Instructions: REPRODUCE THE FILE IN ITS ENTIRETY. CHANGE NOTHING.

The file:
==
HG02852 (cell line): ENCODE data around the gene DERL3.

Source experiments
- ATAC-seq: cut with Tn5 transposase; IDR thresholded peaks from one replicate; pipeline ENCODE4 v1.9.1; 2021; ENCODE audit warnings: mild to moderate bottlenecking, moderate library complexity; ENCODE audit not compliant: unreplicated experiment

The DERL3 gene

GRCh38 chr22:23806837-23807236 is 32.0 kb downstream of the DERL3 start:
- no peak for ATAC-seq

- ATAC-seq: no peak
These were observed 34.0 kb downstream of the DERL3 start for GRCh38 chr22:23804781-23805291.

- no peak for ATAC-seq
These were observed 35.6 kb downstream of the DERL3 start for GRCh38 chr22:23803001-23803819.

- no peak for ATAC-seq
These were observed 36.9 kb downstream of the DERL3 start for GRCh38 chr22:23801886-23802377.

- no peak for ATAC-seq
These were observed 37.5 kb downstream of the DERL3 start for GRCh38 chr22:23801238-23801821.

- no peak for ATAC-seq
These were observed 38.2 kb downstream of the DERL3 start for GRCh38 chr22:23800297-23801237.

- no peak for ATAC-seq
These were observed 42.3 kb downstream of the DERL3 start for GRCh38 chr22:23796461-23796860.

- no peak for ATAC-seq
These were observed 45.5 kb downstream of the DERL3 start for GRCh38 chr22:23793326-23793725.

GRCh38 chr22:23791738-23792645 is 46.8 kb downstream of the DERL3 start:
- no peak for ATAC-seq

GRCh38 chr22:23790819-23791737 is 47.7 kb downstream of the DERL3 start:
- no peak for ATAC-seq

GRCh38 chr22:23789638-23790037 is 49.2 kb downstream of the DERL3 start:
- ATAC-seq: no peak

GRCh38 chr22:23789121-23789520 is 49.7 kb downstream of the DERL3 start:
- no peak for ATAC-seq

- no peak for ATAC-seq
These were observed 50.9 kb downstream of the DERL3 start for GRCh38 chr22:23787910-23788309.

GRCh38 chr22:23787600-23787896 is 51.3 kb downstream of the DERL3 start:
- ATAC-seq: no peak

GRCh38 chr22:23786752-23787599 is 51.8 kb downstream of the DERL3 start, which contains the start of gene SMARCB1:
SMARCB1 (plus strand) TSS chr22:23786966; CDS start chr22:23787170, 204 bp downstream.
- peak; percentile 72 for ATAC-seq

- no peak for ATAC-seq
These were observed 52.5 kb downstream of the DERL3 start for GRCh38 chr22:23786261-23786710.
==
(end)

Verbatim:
HG02852 (cell line): ENCODE data around the gene DERL3.

Source experiments
- ATAC-seq: cut with Tn5 transposase; IDR thresholded peaks from one replicate; pipeline ENCODE4 v1.9.1; 2021; ENCODE audit warnings: mild to moderate bottlenecking, moderate library complexity; ENCODE audit not compliant: unreplicated experiment

The DERL3 gene

GRCh38 chr22:23806837-23807236 is 32.0 kb downstream of the DERL3 start:
- no peak for ATAC-seq

- ATAC-seq: no peak
These were observed 34.0 kb downstream of the DERL3 start for GRCh38 chr22:23804781-23805291.

- no peak for ATAC-seq
These were observed 35.6 kb downstream of the DERL3 start for GRCh38 chr22:23803001-23803819.

- no peak for ATAC-seq
These were observed 36.9 kb downstream of the DERL3 start for GRCh38 chr22:23801886-23802377.

- no peak for ATAC-seq
These were observed 37.5 kb downstream of the DERL3 start for GRCh38 chr22:23801238-23801821.

- no peak for ATAC-seq
These were observed 38.2 kb downstream of the DERL3 start for GRCh38 chr22:23800297-23801237.

- no peak for ATAC-seq
These were observed 42.3 kb downstream of the DERL3 start for GRCh38 chr22:23796461-23796860.

- no peak for ATAC-seq
These were observed 45.5 kb downstream of the DERL3 start for GRCh38 chr22:23793326-23793725.

GRCh38 chr22:23791738-23792645 is 46.8 kb downstream of the DERL3 start:
- no peak for ATAC-seq

GRCh38 chr22:23790819-23791737 is 47.7 kb downstream of the DERL3 start:
- no peak for ATAC-seq

GRCh38 chr22:23789638-23790037 is 49.2 kb downstream of the DERL3 start:
- ATAC-seq: no peak

GRCh38 chr22:23789121-23789520 is 49.7 kb downstream of the DERL3 start:
- no peak for ATAC-seq

- no peak for ATAC-seq
These were observed 50.9 kb downstream of the DERL3 start for GRCh38 chr22:23787910-23788309.

GRCh38 chr22:23787600-23787896 is 51.3 kb downstream of the DERL3 start:
- ATAC-seq: no peak

GRCh38 chr22:23786752-23787599 is 51.8 kb downstream of the DERL3 start, which contains the start of gene SMARCB1:
SMARCB1 (plus strand) TSS chr22:23786966; CDS start chr22:23787170, 204 bp downstream.
- peak; percentile 72 for ATAC-seq

- no peak for ATAC-seq
These were observed 52.5 kb downstream of the DERL3 start for GRCh38 chr22:23786261-23786710.